Hyundai Hope on Wheels and Raleigh-Durham Area Hyundai dealers awarded Ian Davis, MD, PhD, a $100,000 grant to support research into the causes of and treatments for pediatric sarcoma.
The UNC Center for AIDS Research (CFAR) plays an active role in education and outreach, and provides developmental grant awards to support new ideas and new investigators in HIV/AIDS research.
The rise of “austerity politics” has important implications for health policy, says Jon Oberlander, PhD, professor of health policy and management at the University of North Carolina at Chapel Hill’s Gillings School of Global Public Health and professor of social medicine in the UNC School of Medicine.
Stefanie Sarantopoulos, MD, PhD, has received two grants that have helped establish her own laboratory to look into the causes of chronic graft-versus-host disease.
A new study by UNC researchers finds that an inexpensive set of infection control measures could potentially save many thousands of lives and billions of dollars.
At work, Dr. William Goodnight takes care of women with high-risk pregnancies. At play, he likes to mountain bike. And run trails. And do a little white water kayaking -- all on the same day.
A new study, conducted in part at UNC, finds that a 24-week triple medication treatment course for hepatitis C is just as effective as a 48-week regimen.
More hurricanes and tropical storms hit North Carolina in September than in any other month. Two UNC experts explain how state residents can stay safe and healthy before and after a dangerous storm.
The professorship, established by a $500,000 gift from Wally (class of ’66) and Lil Loewenbaum of Austin, Texas, is named in honor of Mr. Loewenbaum’s grandfather, Dr. Sidney K. Simon.
Clara Lee, MD, MPP, a UNC School of Medicine physician/scientist, will use the five-year NIH grant to examine patients’ decision-making process about reconstruction and the effects of reconstruction on quality of life and body image.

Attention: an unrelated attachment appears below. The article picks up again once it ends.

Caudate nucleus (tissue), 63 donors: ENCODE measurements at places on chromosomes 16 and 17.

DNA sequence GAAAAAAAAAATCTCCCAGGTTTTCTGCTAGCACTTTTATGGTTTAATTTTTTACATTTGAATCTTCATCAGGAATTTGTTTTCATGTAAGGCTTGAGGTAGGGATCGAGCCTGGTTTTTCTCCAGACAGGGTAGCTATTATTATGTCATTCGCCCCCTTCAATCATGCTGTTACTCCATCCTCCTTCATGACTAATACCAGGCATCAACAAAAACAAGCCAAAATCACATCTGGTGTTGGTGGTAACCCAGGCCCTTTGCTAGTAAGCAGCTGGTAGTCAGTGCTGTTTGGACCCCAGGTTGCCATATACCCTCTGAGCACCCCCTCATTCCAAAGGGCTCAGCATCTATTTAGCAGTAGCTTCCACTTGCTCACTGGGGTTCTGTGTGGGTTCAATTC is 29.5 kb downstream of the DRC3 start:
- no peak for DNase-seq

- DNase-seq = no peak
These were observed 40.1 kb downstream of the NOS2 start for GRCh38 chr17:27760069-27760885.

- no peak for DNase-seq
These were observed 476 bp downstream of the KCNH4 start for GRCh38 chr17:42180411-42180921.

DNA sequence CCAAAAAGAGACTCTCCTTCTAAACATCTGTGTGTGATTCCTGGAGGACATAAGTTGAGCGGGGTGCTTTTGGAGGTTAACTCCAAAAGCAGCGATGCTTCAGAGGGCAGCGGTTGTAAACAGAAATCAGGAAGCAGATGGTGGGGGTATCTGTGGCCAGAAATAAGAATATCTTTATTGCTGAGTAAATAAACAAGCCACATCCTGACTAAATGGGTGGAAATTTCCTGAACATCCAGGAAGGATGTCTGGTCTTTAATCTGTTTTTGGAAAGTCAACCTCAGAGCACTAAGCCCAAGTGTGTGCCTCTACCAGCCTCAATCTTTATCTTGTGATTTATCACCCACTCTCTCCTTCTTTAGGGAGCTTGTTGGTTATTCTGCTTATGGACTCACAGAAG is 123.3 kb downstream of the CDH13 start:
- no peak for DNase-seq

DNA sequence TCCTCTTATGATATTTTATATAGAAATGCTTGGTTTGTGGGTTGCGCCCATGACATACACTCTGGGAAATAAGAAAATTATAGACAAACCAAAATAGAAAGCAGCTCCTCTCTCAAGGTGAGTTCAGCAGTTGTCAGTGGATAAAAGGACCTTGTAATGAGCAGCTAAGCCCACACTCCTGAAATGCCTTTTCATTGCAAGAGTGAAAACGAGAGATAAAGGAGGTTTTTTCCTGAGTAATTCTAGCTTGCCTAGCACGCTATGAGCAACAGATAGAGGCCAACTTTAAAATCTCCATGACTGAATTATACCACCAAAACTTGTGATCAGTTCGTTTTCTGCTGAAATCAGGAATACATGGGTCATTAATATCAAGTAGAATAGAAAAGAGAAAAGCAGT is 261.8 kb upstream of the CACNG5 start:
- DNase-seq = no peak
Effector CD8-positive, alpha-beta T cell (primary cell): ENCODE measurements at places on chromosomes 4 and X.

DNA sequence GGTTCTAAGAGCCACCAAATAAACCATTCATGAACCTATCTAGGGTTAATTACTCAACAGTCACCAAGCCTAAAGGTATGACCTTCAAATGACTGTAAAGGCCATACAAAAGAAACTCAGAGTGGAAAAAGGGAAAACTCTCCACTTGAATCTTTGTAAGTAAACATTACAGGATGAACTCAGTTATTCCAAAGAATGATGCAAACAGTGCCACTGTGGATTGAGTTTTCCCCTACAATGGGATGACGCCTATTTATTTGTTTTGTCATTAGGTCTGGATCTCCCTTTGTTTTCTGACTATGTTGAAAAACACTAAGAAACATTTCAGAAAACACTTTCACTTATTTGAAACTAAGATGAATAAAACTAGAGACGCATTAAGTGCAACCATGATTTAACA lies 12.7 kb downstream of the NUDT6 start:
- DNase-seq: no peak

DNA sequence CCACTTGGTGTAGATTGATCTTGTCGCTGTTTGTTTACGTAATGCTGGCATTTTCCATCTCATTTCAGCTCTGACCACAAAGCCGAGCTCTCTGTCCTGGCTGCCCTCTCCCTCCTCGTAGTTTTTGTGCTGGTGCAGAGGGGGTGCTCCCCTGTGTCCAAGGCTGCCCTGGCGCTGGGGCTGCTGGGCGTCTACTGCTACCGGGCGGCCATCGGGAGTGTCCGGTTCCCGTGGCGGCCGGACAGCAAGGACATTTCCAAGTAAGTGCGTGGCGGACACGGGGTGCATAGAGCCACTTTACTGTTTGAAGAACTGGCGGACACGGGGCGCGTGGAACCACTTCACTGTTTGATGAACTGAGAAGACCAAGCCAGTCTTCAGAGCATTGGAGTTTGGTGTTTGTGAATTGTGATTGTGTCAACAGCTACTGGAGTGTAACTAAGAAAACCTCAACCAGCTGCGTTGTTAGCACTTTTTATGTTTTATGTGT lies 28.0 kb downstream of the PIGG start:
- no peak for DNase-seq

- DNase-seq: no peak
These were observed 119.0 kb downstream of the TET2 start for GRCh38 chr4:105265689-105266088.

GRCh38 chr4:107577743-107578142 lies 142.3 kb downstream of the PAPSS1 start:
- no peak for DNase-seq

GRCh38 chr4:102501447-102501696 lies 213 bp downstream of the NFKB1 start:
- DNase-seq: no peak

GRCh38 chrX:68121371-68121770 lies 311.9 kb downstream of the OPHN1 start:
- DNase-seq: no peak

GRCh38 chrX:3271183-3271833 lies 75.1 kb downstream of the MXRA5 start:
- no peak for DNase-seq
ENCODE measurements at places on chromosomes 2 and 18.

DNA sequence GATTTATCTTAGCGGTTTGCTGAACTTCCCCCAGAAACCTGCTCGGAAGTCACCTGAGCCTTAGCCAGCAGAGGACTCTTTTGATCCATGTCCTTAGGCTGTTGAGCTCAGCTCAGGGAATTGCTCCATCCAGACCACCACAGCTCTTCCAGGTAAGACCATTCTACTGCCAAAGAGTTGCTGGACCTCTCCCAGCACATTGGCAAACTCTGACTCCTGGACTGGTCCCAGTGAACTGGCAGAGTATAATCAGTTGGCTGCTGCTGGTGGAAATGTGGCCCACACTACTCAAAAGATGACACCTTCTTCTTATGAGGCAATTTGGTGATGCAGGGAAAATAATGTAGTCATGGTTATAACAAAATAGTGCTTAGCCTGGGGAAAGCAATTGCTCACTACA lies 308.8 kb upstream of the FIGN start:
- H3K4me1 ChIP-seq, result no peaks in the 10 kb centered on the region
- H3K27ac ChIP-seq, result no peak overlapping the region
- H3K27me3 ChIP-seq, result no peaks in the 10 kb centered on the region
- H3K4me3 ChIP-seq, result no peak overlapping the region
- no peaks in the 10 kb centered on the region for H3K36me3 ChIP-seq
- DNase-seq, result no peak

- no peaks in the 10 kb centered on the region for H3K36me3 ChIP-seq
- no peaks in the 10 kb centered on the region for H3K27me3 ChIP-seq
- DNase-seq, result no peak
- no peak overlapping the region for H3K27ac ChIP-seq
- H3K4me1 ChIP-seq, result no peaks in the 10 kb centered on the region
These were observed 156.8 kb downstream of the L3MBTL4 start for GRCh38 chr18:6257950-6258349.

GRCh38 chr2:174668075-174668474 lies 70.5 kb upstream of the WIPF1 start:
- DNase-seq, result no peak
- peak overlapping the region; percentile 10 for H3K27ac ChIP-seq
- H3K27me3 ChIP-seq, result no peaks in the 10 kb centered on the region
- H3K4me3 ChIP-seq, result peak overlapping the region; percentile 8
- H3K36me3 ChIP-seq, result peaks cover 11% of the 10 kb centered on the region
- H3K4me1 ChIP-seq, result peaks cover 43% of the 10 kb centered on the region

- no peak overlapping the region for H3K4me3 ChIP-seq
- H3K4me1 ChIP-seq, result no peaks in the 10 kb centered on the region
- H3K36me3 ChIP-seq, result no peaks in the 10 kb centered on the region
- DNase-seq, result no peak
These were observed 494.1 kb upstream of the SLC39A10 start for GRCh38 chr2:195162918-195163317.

The UNC Department of Psychiatry and the UNC Center for Women's Mood Disorders have opened a 5-bed unit for women with moderate to severe post-partum depression (PPD). The unit is the first of its kind in the United States.
The study of more than 50,000 adults ages 18 and older provides new molecular evidence that 11 DNA regions in the human genome have strong association with these diseases, including six regions not previously observed.
This finding by UNC researchers lends insight into key cells, called Foxp3-expressing regulatory T cells or Tregs, which are currently being tested as treatments for diseases such as type I diabetes, arthritis and lupus.
Treatment for a benign tumor at the base of her skull helps a Sampson County native and Veteran’s Administration hospital nurse get everything else right in her head and be on alert for the unexpected blessings of life.
A new type of nanoparticle developed in the laboratories at the University of North Carolina has shown potential for more effective delivery of chemotherapy to treat cancer.
The professorship was established with a gift from Dr. L.Y. Soo, a 1955 graduate of University of North Carolina at Chapel Hill, and his wife, Dr. Dixie Lee Boney Soo of Chapel Hill, N.C.
A study from the UNC School of Medicine has illuminated a key step of demethylation, giving stem cell researchers critical information as they try to reprogram adult cells to mimic the curative and self-renewing properties of stem cells.
UNC researchers tested the implementation and impact of a model curriculum to promote wellness and motivation to quit tobacco use in psychosocial rehabilitation clubhouses. Results show that the program helped clubhouse members reduce tobacco use and advanced smoke-free policy change.
A team of UNC scientists report that in laboratory studies, overexpression of a specific protein could be used as a prognostic marker and as a guide for therapeutic choices for patients with head and neck cancer.
A new study led by researchers at the University of North Carolina at Chapel Hill finds that there may be a limit to how early the therapy, known as HAART, should start.
The University of North Carolina at Chapel Hill has received a $3 million, five-year grant from the National Institute of Diabetes and Digestive and Kidney Diseases to establish the UNC Center for Diabetes Translation Research to Reduce Health Disparities (CDTR).
The award recognizes the promise that Thomas L. Kash, PhD, has demonstrated as a scientist and his research program on the effects of alcohol on neural circuits in the brain.
An innovative partnership between UNC and the North Carolina Community Health Center Association (NCCHA) is bringing a toolkit offering best practices for improving colorectal cancer screening rates to 136 clinics across the state.
G-Zero Therapeutics, an RTP company started in 2008 based on technologies from the University of North Carolina at Chapel Hill, has been awarded a $3 million Phase II Small Business Innovation Research Grant from the National Institute of Allergy and Infectious Diseases, part of the National Institutes of Health.